As we near the nexus, the boards become more elaborate. See the Rauschenbergian combine with clockwork sheep spinning past a bleary-eyed Pedro and the text Your sheep are all counted at Pedro's! Now that we can see his face, we have become one with the Pedro, and the only remaining message that can be put is the acknowledging HI!, no longer a word to be written with a child's finger on a steamy window, but rather the message become the window.

But this explanation strikes me as too superficial. What is the true meaning of these signs? It can't simply be that elaborate market research indicates that a board picturing a flamingo with the text You'll be tickled pink!, followed precisely three-quarters of a mile by another board that only gives motel room rental rates--that this advertising strategy will maximize return on investment. Are the billboards an exploration of series art, as practiced by Morris Louis and Andy Warhol? A board teases Everything old is new again! and gives the remaining mileage in Roman numerals. Are they the result of a 40-year university prank gone seriously wrong, a Sisyphean struggle between two junior colleges, one on each side of the Carolina state line? Certain evidence suggests an large-scale polemical experiment in environmental engineering. Item: a board with a wrecked 1964 Mustang bolted to it and the text Smash hit! Meteorological research is emphasized: the alarming Pedro's weather report: Chili today, Hot tamale. Are the boards simply landing instructions for an ancient interstellar civilization?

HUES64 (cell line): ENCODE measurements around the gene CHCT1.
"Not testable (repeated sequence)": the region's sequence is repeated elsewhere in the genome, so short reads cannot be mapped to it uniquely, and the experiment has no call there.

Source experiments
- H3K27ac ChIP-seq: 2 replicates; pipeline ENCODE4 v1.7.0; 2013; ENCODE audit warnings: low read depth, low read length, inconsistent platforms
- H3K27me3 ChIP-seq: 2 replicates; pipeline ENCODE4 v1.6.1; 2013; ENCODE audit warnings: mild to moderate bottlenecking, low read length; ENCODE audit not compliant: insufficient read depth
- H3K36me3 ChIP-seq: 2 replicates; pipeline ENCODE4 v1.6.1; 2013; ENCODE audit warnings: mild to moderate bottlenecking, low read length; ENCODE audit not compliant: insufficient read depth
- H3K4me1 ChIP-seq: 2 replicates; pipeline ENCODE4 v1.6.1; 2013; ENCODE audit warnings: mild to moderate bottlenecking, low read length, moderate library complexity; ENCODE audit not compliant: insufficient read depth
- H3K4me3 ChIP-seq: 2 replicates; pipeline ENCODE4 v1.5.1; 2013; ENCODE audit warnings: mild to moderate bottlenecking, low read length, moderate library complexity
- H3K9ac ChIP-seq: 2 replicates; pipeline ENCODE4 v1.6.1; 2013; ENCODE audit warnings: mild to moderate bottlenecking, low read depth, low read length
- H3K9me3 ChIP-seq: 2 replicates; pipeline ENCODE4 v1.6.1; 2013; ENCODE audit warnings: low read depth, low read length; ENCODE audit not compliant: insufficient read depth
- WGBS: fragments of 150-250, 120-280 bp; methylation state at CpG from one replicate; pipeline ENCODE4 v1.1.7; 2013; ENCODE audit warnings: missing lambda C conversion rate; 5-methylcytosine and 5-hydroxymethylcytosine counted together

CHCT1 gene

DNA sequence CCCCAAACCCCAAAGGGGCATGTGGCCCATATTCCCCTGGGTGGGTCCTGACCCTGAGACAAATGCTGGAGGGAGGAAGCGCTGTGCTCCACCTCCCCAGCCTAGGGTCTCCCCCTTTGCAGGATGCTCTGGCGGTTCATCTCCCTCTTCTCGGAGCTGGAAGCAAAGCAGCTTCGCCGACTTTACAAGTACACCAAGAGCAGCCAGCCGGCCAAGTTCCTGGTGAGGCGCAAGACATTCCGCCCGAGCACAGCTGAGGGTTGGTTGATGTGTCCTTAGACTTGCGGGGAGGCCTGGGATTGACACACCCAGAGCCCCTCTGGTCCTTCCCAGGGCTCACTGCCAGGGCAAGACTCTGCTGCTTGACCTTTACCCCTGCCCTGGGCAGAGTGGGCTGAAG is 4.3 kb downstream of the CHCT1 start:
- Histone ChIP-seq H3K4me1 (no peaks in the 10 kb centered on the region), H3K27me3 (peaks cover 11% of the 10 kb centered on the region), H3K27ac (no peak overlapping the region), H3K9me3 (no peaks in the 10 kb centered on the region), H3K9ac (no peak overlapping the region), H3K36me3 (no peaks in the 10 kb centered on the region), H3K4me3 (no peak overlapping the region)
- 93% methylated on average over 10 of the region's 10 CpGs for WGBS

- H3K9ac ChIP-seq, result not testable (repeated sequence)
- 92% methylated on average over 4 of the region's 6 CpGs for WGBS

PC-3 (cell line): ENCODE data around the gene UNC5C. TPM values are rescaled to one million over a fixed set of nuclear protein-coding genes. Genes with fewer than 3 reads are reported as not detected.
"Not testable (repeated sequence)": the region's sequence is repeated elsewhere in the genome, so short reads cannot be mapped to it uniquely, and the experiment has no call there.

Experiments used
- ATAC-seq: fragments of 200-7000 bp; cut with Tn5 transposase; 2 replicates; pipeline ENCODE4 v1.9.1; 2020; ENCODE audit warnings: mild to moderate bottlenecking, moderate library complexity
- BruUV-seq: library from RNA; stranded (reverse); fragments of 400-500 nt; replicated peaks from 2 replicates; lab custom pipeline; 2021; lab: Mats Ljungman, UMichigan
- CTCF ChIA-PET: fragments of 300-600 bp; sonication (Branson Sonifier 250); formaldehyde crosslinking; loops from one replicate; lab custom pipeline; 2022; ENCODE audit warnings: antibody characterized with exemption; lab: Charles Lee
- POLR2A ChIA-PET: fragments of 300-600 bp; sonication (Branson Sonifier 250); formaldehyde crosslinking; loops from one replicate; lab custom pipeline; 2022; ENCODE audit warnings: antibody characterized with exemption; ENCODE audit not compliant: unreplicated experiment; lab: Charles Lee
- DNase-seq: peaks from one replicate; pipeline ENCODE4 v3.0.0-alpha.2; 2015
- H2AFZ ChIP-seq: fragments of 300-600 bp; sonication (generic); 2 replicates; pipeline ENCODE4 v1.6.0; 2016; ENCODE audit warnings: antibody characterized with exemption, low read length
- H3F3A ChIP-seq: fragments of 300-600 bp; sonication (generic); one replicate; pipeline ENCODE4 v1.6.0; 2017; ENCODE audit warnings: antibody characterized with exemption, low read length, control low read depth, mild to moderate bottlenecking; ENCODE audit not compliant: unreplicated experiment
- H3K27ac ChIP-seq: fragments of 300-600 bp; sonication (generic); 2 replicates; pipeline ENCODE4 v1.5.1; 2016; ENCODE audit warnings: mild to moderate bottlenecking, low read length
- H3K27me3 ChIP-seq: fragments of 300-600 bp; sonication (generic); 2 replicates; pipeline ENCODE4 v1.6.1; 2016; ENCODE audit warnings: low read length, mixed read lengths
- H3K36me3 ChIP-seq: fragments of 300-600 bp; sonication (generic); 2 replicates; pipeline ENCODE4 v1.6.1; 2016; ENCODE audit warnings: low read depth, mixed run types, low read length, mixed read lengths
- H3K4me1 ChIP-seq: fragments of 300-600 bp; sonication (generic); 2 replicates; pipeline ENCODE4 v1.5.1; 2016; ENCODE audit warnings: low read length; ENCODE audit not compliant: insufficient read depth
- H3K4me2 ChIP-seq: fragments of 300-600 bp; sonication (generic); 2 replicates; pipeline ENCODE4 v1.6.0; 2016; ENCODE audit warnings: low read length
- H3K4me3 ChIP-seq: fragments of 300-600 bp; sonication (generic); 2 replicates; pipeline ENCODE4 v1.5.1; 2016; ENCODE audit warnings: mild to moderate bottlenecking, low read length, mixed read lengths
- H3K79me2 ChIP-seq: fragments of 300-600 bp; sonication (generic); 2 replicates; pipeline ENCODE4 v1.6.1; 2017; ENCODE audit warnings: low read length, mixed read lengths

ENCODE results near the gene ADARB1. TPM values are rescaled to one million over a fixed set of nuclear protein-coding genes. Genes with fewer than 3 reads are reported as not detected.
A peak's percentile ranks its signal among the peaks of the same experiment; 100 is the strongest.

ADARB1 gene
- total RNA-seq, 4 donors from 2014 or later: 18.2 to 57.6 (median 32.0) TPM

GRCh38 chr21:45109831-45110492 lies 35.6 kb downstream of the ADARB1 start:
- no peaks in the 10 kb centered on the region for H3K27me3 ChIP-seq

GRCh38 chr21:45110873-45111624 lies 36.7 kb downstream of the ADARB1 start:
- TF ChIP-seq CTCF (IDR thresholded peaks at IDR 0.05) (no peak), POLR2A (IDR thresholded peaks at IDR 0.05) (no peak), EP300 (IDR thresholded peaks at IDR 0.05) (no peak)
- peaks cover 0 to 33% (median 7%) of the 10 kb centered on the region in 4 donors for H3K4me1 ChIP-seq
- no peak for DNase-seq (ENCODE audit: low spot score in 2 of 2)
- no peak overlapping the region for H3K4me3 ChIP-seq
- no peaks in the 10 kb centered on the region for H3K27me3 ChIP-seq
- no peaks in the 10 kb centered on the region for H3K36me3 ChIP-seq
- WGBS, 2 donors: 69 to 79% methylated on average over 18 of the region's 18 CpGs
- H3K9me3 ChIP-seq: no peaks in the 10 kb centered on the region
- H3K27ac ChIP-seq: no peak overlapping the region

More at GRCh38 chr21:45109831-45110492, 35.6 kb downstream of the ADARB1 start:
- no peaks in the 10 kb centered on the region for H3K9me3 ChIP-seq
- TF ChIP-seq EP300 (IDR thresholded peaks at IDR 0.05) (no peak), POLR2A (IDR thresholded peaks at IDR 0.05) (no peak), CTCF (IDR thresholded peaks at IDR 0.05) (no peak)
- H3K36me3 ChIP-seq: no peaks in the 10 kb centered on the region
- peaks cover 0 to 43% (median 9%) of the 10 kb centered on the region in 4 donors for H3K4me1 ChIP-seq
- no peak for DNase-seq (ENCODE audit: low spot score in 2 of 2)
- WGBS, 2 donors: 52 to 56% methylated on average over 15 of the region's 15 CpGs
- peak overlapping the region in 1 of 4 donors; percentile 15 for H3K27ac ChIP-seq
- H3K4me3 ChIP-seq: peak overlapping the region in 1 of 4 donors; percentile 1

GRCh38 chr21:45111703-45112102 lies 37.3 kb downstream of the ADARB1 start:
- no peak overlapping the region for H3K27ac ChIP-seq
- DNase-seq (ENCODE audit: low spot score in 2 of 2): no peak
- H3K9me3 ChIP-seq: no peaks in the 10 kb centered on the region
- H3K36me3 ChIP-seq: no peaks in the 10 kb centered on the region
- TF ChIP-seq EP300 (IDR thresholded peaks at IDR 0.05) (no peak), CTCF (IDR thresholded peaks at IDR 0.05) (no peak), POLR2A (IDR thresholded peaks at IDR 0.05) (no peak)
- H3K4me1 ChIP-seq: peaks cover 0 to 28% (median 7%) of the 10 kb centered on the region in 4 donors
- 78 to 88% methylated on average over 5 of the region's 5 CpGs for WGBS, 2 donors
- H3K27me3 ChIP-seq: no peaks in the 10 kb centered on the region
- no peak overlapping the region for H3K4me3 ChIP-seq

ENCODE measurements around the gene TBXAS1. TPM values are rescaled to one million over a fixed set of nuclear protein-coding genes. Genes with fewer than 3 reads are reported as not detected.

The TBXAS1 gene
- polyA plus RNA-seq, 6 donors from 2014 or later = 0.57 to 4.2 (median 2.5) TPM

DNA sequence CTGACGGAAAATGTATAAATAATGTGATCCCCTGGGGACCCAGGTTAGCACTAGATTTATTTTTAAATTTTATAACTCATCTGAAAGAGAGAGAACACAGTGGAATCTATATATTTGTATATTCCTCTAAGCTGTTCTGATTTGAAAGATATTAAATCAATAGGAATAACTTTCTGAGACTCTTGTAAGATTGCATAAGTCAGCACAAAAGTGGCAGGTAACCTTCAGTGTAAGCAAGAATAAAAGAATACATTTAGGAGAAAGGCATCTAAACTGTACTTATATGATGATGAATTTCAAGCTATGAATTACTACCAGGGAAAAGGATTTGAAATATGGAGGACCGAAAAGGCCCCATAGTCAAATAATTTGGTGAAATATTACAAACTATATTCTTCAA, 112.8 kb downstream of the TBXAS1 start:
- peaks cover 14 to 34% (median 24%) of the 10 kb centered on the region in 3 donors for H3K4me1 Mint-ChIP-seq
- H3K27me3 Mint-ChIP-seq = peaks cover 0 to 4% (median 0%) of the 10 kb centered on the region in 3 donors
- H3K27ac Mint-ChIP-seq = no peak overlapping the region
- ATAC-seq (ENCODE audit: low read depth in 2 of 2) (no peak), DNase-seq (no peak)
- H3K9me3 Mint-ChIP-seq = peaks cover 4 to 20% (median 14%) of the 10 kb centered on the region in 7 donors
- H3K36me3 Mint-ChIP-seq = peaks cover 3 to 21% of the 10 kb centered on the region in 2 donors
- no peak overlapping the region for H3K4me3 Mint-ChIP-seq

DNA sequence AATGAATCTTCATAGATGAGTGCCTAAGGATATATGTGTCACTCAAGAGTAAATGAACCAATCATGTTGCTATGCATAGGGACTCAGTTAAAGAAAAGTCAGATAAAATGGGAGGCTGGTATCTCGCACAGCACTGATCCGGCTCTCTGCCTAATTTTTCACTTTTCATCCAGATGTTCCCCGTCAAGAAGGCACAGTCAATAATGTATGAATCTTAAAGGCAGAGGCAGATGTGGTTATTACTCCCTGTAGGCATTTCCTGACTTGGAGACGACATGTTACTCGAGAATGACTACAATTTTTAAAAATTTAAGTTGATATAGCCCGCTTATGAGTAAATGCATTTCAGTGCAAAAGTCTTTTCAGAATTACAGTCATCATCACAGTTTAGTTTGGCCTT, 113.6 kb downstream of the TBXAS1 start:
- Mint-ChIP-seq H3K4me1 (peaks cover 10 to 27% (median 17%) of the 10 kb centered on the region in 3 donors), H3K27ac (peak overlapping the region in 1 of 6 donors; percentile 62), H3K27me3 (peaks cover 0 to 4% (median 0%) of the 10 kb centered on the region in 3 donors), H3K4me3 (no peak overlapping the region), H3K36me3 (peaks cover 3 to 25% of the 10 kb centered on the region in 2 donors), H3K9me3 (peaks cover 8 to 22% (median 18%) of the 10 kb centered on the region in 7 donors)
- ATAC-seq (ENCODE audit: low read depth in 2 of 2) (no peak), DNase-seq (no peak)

billboard scan

No, I think the key to the signs is in their placement, in relationship to one another and to other signs on the road. While most are spaced rather evenly, one every two or three miles, sometimes one finds clumps of three or more within the space of a quarter mile, all visible simultaneously. There is a secret code, a cabala of the freeway to be discovered here. Perhaps the initial letters of each ad, taken in order from north to south, spell one of the names of God. There is a tradition of buried treasure on the coast: it is possible that a grouping of four boards means to read the next marker for an antiques mall, to call that phone number, and thereby receive directions to a hidden trove. Or we might discover, in a numerological abecedarianism, the true author of Shakespeare's plays.

On my next drive, I mean to read this hidden language whose lexicon and thesaurus is written in these boards. I am heartened: the last sign I read as I returned north offered the clue Etymologically correck!

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©1999 David L. Gorsline.